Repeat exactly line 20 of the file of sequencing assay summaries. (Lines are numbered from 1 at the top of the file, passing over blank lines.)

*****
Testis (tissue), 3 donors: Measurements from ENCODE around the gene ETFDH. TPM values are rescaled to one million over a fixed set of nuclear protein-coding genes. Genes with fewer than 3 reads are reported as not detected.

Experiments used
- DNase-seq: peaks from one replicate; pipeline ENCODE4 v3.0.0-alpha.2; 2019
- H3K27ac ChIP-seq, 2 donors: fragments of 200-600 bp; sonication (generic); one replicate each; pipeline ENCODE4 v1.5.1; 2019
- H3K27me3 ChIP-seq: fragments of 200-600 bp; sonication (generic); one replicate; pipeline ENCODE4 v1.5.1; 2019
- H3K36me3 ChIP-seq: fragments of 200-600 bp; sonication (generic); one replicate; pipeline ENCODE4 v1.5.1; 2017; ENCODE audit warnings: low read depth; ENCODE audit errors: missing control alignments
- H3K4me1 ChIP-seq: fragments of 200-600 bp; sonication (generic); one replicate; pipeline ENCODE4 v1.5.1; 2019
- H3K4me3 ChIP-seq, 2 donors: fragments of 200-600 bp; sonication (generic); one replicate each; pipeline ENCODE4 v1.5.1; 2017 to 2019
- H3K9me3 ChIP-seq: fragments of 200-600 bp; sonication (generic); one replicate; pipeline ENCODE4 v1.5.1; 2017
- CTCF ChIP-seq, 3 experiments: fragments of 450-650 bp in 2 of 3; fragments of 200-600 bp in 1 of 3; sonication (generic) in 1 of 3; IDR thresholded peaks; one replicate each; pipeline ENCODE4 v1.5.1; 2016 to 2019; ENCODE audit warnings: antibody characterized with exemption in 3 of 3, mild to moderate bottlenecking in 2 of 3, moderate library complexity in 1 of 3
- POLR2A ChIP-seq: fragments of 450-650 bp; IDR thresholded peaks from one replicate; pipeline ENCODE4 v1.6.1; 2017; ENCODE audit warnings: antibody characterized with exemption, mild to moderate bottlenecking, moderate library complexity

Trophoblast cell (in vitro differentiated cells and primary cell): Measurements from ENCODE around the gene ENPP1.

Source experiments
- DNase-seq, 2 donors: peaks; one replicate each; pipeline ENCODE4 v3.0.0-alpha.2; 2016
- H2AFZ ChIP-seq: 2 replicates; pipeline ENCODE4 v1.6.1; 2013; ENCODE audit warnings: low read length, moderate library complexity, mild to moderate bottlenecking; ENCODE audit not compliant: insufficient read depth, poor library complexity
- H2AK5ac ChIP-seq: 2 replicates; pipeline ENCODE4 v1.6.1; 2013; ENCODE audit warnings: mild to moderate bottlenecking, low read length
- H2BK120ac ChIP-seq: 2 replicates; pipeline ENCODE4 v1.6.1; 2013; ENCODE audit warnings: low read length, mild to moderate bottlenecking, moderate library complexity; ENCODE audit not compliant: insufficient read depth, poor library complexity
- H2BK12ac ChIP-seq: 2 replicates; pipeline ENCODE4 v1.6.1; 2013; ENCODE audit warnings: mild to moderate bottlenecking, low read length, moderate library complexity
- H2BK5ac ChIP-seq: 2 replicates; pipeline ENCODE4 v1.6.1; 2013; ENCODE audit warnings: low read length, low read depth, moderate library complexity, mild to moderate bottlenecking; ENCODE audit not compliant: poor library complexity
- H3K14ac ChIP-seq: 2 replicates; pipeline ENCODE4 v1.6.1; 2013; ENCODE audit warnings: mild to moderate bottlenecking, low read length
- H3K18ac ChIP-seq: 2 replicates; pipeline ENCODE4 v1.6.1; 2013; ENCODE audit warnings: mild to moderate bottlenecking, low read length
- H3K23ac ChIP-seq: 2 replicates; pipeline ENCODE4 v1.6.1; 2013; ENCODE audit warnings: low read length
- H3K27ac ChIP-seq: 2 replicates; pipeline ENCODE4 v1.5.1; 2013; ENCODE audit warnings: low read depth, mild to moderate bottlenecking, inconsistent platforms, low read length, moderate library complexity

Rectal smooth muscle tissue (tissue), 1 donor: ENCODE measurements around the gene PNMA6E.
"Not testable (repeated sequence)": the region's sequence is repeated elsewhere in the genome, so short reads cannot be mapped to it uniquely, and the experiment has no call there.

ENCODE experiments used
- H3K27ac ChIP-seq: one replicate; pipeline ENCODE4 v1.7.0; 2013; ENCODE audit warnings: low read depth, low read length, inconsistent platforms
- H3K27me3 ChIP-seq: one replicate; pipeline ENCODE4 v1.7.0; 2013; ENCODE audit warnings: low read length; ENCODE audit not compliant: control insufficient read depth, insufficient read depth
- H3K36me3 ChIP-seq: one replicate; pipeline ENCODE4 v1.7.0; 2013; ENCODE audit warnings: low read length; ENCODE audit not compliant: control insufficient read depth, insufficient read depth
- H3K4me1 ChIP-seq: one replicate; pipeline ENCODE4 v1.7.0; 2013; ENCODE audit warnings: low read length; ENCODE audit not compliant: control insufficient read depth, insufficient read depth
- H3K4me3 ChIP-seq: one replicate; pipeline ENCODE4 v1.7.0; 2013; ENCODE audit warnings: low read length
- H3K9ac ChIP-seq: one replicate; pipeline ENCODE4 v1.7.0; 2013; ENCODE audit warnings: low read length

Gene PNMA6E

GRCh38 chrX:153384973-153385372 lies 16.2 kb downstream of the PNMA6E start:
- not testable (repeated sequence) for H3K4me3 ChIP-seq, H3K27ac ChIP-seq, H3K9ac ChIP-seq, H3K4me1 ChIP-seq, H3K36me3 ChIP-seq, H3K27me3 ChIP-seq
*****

- H3K14ac ChIP-seq: 2 replicates; pipeline ENCODE4 v1.6.1; 2013; ENCODE audit warnings: mild to moderate bottlenecking, low read length